Their first prototype, the Mark I, showed promise, but after about a year of development the project was shelved while the company developed an improved sound system for theaters. It was revived in 1954, and Ginsburg’s team, including Alex Maxey, Fred Pfost, Shelby Henderson, Charlie Anderson, and Ray Dolby, improved their technique through the Mark II and Mark III models. With a practical system in the Mark III, they repackaged it into a stylish cabinet suitable for public demonstrations.
This Mark IV, soon renamed the VRX-1000, was unveiled to great acclaim on April 14, 1956, at the National Association of Radio and Television Broadcasters convention in Chicago, and Ampex garnered orders totaling $2-million in only four days. The model VR-1000 became the prototype for a family of video recorders, and this “Quadruplex” system remained the standard format throughout the world for the next twenty years. Ampex trademarked the term “Videotape” for its process, but the term soon fell into common usage. Kinescope quickly became a thing of the past, saving broadcasters millions of dollars.
Under What obstacles (technical, etc.) needed to be overcome?
Paragraph 1 – Good as is. No comments.
Paragraph 2 – The technical discussion, especially about , is good. It does not, however, discuss the problem of and playing a tape using different heads. Without a time base corrector, the and differences between heads, minute though they were, generally prevented one head from playing a tape recorded with another one. The earliest solution was to use removable head assemblies that plugged into the VR-1000s, and ship heads along with tapes for replay. Reusable, wooden boxes were used to protect the heads during shipments. The addition of time base correction allowed the interchange of tapes between heads without picture . (Unfortunately, I’ve forgotten which model introduced TBC. It may have been part of the Allen package added to VR-1000s.) You may wish to cover this in a separate paragraph—your call.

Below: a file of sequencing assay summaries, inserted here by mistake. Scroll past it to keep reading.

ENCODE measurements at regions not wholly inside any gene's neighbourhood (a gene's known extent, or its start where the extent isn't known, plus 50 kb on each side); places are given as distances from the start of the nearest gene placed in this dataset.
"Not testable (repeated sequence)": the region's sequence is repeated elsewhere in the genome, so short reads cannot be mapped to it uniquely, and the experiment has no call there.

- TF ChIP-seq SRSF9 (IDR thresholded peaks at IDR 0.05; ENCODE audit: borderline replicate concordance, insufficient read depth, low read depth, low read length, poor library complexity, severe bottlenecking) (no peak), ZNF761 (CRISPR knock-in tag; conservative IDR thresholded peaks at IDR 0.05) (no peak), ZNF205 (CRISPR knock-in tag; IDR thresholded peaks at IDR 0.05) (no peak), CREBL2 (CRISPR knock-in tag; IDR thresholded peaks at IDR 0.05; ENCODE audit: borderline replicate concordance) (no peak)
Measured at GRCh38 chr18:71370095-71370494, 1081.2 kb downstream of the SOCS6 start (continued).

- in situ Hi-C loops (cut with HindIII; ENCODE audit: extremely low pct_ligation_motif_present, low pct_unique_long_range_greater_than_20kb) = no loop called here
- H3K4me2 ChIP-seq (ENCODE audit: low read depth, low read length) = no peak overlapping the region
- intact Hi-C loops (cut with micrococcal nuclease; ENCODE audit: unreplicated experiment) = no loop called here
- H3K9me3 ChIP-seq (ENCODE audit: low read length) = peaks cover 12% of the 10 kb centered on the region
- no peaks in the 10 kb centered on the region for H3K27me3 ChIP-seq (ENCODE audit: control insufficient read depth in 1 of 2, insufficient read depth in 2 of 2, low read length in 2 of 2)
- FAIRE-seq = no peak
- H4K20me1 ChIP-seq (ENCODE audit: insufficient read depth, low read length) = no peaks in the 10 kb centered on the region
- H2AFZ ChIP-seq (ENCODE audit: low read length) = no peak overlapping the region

Paragraph 3 – Good as is, except remove parentheses around “other than Ampex”.
Paragraph 4 – Since this is a single-sentence, you may wish to have it be the last sentence of Paragraph 3 instead.
Under What features set this work apart from similar achievements?
While true, the claim of “copied their unit illegally” will need a legitimate historical source at some point. I assume you have at least one source. In that sentence, I would delete “just”.
Your reference sources are all solid!
This is a well-researched and prepared nomination for a very significant IEEE Milestone. My compliments to you. Please feel free to contact me directly (202-354-2161, email@example.com) if you have any questions or comments. Thank you for your hard work and support of IEEE’s Milestones program.
J. Lawrence “Larry” Lee, Ph.D., P.E.
From Peter, re the buildings:
There was no "original building"; there were many. Ampex was founded in San Carlos, but moved to Redwood City in 1950 before the VTR was even conceived. The company was always scattered over many structures in that Redwood City neighborhood, most of which still exist, but under changed ownership. The VTR work was done in two buildings, 820 Charter St. and 940 Charter. 401 Broadway -- the 1963 HQ building not in existence during the VTR's R&D -- has been taken over by Stanford Medical.
The area today is pretty dreary, not exactly a "nice" place, and it attracts few casual visitors.
The current Ampex building is owned by Stanford, and there's no guarantee there'll be there for any length of time. The Ampex sign visible from 101 is in the middle of a planter bed at the end of a parking lot on a lightly traveled frontage road, so there'd be low foot traffic and the area would require modification (i.e., paving).
I have not visited the Charter St. locations, but am quite familiar with the area, and dreary is perhaps the best way of putting it.
The San Mateo County History museum could not guarantee a long-term spot for the plaque when I talked to them. Of all the options, Stanford's Green Library was the most open to working with us, has a VTR on display, and, I think in the long run, will be one of the institutions around here most committed to the preservation and display of technological history.
So while a physical building or two where the work actually occurred may still be standing, I think Stanford is an overwhelmingly better choice for both traffic and long-term maintenance.